UIC School of Architecture
Exploring the connections between art and architecture, Ania Jaworska’s work takes on bold simple forms, humor and commentary, as well as conceptual, historical and cultural references. Jaworska’s series of furniture purposefully exists on the blurred line between the conceptual and the functional. As the architect and educator—she is a clinical assistant professor at the UIC School of Architecture—says, “I like to think that my work is simultaneously simple and complex, familiar and unfamiliar, funny and serious.”
When you think of transit-themed original artwork and all sorts of merch—t-shirts, mugs, pins and magnets, home goods, even pet apparel—Transit Tees comes to mind. But this year, the boutique and design studio with stores in Wicker Park and Andersonville, went a step further: they created an El-inspired board game and Tom LaPlante, senior art director and lead designer, led the team behind it. “For a game like this, the natural starting place is the transit map. When we began play-testing, we would play using an actual map of the system as the board,” he says, explaining the designs and redesigns that go into the board game-making process. “Public transportation is a great asset to any city,” he says. “It allows anyone to connect to communities that they might not otherwise have access to, or never even thought of visiting before. We want to show everyone that riding the train is lots of fun, even if it takes you somewhere you didn’t expect it to.”
Cities in Dust
Meghan Lorenz has a specific design style—it’s precise, it’s minimal, one could even say it has a touch of a different era. The designer calls it “the moment when the 1990s imitated the 1960s.” Cities in Dust jewelry—rings, necklaces, bracelets, cufflinks and earrings—all feel so unique that once you familiarize yourself with the work you’ll start noticing it everywhere in the city: from other people’s fingers and hands, to Lorenz’s pop-up shop at Chicago’s Renegade Craft Fair, to the MCA Store, to their latest hangout spot: the back room of Humboldt House, where Cities in Dust presents a collection of jewelry, accessories, objects and art books curated by Lorenz that makes it hard to walk out empty-handed.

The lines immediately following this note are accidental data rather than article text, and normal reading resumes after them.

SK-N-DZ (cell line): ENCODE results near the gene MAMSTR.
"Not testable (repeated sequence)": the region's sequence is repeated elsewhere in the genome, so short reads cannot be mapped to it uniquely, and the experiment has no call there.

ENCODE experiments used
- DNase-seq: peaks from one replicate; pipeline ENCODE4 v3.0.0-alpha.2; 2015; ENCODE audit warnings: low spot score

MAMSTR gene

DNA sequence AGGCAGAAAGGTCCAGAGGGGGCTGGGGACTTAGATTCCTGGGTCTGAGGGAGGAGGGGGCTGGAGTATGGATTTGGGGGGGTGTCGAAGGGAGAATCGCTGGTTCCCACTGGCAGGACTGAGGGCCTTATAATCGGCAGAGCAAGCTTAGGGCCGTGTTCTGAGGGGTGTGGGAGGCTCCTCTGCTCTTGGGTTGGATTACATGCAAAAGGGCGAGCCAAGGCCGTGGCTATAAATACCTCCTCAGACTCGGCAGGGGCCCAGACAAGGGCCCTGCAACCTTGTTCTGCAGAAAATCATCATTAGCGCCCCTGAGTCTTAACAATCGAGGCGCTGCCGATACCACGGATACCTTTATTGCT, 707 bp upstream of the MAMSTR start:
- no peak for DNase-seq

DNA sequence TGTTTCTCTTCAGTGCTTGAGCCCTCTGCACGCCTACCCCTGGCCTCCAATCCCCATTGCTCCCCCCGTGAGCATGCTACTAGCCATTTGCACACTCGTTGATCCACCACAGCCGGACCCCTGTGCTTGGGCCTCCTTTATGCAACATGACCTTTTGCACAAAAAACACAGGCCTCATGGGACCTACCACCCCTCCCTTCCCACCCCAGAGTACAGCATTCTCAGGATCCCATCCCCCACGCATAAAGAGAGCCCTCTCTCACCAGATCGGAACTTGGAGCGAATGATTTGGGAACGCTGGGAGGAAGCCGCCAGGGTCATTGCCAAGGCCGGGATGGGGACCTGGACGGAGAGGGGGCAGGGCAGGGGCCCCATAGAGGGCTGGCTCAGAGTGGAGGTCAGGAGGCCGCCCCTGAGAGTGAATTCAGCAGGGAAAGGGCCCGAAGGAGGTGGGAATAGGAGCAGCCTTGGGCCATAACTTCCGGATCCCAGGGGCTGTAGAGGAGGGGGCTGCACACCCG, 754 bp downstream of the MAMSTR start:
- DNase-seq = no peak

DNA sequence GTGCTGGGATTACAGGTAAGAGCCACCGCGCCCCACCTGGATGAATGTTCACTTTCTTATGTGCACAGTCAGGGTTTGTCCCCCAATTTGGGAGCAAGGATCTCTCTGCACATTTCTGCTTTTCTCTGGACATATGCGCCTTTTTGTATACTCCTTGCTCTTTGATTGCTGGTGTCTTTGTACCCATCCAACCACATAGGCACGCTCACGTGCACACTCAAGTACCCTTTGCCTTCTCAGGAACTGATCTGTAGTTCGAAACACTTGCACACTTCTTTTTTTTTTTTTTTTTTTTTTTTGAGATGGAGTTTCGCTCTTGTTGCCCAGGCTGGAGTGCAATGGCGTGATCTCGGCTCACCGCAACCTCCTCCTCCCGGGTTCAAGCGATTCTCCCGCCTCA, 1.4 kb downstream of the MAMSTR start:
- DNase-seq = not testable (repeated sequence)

Cheryl Towler Weese
“We are grateful to have the opportunity to work primarily with cultural and educational institutions and other organizations that serve the public—this work can include books, exhibition graphics, identities, interactive design, printed communications and environmental graphic design,” says Cheryl Towler Weese, Studio Blue founder and associate professor and director of graduate studies in graphic design at UIC. “I’m inspired by the fierce love for making and experimentation and the deep intelligence of the students I teach and by my colleagues in the studio and at school,” she says. Her positive energy is contagious—so is her sense of Chicago pride. “I’m a committed citizen and am honored to have the opportunity to contribute to the city’s cultural landscape. While Chicagoans are loath to swagger or exude a sense of superiority, I see our city as a design center that is less interested in following trends, and more interested in a sense of authenticity and depth, than those on the coasts.”
Paola Aguirre Serrano
Under the leadership of Paola Aguirre Serrano, Borderless, an urban design and research practice is all about the power of community. Putting design and community organization at the forefront, her work involves creating interdisciplinary collaborative projects, addressing issues of social equity, shared resources and neighborhood development. But true to the Borderless brand’s name, it extends well beyond that. Her latest achievement took place during the Chicago Architecture Biennial as she was called to reimagine the future of closed schools in the Bronzeville community. The outcome? Borderless worked with architects, teachers and local volunteers alike and managed to transform the grounds of Anthony Overton Elementary School, which closed in 2013, into a space for artistic expression.